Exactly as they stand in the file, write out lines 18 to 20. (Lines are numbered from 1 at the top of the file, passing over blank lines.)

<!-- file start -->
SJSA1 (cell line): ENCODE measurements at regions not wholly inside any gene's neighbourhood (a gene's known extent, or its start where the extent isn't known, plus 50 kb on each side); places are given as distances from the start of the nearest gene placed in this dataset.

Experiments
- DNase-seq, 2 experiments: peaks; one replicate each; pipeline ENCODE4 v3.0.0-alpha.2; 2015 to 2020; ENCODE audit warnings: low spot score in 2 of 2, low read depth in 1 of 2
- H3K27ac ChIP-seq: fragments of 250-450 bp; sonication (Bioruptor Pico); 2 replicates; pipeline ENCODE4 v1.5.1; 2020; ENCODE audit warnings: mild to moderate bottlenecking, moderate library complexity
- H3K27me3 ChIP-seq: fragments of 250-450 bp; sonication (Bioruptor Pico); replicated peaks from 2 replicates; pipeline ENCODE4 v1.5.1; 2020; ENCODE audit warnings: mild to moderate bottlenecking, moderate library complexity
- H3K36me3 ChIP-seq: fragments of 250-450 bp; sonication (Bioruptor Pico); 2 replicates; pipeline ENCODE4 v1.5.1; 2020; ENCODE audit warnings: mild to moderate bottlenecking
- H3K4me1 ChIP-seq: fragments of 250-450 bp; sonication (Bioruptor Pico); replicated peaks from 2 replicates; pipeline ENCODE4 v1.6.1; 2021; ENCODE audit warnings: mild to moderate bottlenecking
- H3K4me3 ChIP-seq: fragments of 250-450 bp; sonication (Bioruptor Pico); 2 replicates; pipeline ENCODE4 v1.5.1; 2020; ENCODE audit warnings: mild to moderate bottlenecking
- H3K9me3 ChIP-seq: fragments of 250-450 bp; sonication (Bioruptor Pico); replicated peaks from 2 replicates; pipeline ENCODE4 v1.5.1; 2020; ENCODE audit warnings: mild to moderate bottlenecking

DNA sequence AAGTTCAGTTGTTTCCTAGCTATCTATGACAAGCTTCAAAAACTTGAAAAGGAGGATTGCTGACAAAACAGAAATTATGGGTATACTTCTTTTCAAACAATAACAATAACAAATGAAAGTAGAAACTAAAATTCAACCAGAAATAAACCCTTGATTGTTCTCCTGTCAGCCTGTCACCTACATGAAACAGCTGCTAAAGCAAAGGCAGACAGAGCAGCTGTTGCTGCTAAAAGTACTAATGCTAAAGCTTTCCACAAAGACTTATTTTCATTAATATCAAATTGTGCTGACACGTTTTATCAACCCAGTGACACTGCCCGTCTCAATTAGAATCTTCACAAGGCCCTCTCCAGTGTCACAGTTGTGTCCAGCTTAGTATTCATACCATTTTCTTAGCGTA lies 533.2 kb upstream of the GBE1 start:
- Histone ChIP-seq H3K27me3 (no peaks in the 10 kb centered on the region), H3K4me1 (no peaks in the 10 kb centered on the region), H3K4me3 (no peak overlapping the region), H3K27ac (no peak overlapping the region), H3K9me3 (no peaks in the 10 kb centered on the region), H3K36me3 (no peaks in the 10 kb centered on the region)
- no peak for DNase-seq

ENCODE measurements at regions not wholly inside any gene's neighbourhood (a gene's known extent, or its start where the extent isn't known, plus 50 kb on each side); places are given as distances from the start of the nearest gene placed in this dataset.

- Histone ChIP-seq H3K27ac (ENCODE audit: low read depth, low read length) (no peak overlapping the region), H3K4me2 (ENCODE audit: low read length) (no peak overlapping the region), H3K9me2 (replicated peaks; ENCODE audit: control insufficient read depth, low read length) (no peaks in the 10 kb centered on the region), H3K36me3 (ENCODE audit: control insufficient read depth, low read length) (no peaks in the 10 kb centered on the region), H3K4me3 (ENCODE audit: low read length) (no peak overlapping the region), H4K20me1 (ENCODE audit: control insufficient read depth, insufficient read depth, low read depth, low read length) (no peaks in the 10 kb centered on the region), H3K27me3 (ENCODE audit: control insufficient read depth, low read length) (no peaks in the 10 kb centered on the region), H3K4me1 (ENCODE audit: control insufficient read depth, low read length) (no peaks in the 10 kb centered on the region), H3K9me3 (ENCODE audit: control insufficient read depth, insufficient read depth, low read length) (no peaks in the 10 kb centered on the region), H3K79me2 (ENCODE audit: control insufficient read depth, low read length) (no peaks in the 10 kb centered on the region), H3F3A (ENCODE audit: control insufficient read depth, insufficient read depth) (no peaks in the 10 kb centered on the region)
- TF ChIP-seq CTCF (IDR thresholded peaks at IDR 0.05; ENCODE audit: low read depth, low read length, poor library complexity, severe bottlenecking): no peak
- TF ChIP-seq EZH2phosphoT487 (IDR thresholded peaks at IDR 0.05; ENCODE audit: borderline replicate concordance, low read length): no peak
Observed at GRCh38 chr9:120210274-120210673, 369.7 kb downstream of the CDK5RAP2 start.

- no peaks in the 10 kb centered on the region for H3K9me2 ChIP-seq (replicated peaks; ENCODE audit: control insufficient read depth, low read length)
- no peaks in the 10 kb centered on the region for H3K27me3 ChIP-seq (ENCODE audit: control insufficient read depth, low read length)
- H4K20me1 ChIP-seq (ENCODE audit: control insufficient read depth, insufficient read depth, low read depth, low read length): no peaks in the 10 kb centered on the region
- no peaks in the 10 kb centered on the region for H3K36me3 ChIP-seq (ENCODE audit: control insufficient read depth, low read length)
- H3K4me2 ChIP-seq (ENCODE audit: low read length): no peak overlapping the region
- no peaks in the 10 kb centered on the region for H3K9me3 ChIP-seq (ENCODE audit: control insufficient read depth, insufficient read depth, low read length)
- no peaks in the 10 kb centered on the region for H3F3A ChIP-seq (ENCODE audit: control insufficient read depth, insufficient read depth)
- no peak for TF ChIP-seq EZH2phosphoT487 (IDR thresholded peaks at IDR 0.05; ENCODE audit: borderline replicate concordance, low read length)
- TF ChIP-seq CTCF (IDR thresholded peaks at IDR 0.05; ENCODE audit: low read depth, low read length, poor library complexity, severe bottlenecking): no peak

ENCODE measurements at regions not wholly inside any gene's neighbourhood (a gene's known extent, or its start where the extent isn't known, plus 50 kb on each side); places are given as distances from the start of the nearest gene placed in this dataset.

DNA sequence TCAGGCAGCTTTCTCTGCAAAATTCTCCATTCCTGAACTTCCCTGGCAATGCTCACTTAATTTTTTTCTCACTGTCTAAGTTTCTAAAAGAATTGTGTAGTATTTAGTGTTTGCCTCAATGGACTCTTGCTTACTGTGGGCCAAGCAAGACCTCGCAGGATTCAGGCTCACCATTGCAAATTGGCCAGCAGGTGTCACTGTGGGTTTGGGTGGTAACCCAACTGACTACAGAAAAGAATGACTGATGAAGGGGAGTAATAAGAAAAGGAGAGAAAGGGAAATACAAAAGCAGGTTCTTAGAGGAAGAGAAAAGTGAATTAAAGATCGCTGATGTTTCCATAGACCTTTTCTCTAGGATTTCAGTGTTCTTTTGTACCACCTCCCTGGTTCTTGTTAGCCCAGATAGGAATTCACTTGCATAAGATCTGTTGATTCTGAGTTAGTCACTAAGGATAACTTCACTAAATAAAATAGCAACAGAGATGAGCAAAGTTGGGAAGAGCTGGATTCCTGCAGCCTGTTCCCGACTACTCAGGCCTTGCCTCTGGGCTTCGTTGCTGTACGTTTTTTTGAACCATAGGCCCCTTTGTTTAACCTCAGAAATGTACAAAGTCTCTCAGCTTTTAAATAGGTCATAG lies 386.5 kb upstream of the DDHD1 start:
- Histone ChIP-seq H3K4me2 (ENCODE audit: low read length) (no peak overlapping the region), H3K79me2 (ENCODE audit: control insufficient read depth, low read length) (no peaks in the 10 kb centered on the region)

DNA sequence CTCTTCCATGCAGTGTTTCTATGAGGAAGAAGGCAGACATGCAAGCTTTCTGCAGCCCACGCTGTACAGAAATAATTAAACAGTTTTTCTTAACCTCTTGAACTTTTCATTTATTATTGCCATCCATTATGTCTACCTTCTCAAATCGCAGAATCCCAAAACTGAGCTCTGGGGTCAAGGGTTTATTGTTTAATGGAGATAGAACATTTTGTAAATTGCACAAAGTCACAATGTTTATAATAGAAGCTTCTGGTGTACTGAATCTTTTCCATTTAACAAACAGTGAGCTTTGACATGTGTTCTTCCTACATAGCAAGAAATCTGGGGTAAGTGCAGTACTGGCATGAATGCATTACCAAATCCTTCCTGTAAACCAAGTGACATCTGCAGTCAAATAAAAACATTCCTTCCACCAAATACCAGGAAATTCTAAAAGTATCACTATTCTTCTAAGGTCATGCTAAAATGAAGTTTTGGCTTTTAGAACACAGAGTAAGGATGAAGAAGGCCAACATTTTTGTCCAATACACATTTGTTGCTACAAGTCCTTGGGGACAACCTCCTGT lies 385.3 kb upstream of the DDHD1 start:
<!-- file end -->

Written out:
- no peaks in the 10 kb centered on the region for H3K9me2 ChIP-seq (replicated peaks; ENCODE audit: control insufficient read depth, low read length)
- no peaks in the 10 kb centered on the region for H3K27me3 ChIP-seq (ENCODE audit: control insufficient read depth, low read length)
- H4K20me1 ChIP-seq (ENCODE audit: control insufficient read depth, insufficient read depth, low read depth, low read length): no peaks in the 10 kb centered on the region